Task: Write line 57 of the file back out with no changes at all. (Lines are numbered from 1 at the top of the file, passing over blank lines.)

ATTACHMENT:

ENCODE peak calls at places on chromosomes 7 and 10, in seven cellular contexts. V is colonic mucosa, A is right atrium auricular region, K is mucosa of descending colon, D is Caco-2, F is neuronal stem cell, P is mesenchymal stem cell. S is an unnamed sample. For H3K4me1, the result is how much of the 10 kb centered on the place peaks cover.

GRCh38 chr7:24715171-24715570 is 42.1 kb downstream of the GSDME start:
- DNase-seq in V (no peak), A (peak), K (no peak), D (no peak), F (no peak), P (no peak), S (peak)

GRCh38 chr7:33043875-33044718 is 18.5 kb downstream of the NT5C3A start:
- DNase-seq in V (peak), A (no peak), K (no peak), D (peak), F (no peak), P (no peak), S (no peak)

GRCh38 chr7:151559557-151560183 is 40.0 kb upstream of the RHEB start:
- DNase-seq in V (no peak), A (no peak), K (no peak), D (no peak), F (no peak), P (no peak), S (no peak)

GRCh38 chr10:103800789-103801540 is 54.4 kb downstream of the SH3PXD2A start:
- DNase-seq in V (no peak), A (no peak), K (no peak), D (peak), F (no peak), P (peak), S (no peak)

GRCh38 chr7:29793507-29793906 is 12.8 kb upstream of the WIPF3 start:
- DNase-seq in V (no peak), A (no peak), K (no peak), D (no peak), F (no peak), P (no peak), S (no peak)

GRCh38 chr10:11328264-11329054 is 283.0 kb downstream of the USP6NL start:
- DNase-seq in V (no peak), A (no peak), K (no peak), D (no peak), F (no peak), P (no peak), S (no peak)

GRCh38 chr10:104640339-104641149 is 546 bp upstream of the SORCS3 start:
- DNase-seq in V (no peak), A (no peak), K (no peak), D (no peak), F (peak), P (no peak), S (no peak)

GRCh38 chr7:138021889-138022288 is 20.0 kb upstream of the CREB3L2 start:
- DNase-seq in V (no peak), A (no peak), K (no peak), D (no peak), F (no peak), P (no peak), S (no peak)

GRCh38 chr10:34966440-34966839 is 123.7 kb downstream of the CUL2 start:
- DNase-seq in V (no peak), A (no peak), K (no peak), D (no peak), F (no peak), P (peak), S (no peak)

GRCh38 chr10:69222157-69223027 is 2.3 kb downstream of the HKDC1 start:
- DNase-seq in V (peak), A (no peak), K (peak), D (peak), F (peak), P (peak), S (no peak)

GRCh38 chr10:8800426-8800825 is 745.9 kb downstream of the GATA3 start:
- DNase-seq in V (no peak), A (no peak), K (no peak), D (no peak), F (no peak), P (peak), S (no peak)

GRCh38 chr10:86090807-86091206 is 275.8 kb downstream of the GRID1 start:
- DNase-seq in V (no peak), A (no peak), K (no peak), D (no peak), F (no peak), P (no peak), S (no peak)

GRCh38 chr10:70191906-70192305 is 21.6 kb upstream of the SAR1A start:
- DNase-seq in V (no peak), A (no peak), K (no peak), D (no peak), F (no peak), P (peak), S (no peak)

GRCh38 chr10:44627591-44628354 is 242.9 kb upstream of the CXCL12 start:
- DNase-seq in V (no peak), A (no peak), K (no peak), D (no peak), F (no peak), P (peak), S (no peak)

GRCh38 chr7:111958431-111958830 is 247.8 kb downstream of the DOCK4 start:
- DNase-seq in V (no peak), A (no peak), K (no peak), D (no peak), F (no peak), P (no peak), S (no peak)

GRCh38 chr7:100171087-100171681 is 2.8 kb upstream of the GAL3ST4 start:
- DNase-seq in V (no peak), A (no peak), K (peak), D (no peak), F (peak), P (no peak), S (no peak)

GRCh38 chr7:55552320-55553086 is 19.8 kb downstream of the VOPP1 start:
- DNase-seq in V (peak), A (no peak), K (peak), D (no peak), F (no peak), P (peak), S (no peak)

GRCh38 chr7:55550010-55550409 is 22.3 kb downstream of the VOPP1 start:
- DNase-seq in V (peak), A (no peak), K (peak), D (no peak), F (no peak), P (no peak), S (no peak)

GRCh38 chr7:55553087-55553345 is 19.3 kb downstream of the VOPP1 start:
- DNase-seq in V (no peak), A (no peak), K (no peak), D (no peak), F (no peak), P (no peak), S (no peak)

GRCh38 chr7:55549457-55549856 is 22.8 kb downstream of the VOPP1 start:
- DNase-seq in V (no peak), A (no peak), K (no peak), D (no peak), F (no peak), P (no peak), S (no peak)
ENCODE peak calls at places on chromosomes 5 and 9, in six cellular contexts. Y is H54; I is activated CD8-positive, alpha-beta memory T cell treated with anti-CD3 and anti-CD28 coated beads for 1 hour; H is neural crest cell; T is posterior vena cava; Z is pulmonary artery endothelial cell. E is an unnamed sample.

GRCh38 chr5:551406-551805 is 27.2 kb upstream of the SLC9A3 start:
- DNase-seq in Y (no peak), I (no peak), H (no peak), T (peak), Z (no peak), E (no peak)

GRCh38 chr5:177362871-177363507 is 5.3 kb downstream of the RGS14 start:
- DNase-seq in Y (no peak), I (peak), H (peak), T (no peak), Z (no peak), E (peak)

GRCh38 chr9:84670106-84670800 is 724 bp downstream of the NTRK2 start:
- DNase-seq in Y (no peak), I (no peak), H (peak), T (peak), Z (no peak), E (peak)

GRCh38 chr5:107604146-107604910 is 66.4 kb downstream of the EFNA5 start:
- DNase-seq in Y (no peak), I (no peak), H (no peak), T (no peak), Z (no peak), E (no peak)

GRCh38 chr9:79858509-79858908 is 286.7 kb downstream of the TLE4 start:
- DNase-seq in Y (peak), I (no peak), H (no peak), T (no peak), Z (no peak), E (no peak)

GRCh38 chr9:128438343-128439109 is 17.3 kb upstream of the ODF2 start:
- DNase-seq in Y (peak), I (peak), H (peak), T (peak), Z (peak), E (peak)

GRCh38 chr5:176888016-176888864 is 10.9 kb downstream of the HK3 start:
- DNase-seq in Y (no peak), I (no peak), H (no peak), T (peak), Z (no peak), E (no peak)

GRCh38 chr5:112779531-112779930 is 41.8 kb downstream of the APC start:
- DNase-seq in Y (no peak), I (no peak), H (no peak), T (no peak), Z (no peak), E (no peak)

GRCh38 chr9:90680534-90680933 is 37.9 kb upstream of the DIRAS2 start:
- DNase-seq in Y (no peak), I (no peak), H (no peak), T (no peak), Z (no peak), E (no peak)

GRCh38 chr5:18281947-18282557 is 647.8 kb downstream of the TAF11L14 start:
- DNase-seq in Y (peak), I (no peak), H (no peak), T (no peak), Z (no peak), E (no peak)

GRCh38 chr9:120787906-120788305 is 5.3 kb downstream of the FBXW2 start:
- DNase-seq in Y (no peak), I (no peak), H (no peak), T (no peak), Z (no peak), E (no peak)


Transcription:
GRCh38 chr5:112779531-112779930 is 41.8 kb downstream of the APC start: